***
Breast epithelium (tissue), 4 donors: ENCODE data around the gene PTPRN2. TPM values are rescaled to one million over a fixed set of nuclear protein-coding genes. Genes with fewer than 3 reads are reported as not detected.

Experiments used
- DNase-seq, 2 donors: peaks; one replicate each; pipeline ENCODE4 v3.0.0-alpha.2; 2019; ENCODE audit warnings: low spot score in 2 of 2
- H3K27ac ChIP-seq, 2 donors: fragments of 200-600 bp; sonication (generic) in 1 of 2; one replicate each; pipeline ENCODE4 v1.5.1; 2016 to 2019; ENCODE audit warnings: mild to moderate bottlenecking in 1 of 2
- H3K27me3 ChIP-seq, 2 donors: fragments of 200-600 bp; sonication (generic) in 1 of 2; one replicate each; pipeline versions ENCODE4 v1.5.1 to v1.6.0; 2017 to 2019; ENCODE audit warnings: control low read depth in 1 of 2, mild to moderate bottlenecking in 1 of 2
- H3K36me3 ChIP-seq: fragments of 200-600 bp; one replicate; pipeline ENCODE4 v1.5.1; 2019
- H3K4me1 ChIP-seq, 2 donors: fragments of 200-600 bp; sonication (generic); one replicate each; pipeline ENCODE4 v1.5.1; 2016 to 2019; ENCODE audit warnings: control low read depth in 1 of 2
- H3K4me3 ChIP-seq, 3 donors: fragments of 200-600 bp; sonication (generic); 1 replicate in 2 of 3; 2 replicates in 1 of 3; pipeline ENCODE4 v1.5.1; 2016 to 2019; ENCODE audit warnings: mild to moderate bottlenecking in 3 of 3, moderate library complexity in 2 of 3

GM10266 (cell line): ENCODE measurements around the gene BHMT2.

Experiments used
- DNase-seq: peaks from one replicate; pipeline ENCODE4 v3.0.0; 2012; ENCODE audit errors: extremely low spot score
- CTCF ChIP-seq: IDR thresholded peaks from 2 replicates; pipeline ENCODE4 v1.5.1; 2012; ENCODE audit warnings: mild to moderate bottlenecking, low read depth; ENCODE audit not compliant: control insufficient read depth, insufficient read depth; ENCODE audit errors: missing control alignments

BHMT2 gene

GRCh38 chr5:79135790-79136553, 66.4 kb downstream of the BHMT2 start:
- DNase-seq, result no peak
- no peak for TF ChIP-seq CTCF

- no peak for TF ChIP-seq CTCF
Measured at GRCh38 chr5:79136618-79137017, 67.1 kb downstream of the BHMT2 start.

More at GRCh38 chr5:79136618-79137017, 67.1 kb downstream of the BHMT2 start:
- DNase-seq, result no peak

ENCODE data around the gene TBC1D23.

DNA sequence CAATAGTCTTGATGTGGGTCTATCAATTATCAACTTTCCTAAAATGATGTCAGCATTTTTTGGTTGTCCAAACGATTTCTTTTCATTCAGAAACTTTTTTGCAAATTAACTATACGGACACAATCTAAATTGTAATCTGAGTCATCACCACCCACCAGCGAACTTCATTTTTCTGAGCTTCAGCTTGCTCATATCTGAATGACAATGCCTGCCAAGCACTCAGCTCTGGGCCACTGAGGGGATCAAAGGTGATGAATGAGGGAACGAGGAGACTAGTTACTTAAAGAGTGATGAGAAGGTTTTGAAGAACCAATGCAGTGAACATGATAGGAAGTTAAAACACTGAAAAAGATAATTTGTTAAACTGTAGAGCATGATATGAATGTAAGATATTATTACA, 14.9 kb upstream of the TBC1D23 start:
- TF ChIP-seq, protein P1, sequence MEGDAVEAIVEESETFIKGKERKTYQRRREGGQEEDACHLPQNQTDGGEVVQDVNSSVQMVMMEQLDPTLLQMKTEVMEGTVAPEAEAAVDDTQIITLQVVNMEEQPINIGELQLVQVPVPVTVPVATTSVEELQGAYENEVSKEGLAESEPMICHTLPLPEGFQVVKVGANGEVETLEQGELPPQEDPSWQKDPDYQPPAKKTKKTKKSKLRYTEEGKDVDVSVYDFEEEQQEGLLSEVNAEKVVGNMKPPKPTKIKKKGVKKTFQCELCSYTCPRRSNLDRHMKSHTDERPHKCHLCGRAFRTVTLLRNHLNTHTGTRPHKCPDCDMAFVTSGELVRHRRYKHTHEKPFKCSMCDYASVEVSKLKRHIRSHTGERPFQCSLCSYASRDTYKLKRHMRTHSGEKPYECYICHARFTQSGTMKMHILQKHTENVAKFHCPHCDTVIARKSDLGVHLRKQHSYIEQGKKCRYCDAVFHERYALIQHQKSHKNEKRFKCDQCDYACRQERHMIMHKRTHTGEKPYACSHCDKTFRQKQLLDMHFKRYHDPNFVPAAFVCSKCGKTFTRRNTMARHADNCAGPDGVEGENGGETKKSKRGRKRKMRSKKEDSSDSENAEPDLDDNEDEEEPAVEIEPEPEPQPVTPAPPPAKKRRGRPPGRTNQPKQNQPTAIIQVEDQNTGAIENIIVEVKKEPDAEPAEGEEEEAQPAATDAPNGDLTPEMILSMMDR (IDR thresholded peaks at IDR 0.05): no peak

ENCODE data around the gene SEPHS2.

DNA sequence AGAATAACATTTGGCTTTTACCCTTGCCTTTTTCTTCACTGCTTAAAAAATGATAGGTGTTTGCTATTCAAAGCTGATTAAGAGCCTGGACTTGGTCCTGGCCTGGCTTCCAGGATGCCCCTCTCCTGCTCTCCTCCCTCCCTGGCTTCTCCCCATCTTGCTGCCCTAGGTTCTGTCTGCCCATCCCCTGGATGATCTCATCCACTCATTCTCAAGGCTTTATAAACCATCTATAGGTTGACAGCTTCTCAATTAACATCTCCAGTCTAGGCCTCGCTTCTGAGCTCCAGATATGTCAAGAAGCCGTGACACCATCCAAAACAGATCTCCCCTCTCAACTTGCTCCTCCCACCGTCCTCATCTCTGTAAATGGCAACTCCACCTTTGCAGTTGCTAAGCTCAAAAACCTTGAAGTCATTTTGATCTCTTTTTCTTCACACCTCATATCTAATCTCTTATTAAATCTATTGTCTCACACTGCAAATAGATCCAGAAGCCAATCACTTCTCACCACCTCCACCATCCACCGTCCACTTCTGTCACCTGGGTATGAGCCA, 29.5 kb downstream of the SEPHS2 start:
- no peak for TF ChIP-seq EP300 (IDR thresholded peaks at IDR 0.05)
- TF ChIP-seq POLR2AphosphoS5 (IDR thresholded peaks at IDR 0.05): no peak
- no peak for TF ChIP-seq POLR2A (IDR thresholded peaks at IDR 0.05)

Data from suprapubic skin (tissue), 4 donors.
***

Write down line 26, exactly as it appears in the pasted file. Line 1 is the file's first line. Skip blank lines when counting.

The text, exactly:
- no peak for TF ChIP-seq EP300 (IDR thresholded peaks at IDR 0.05)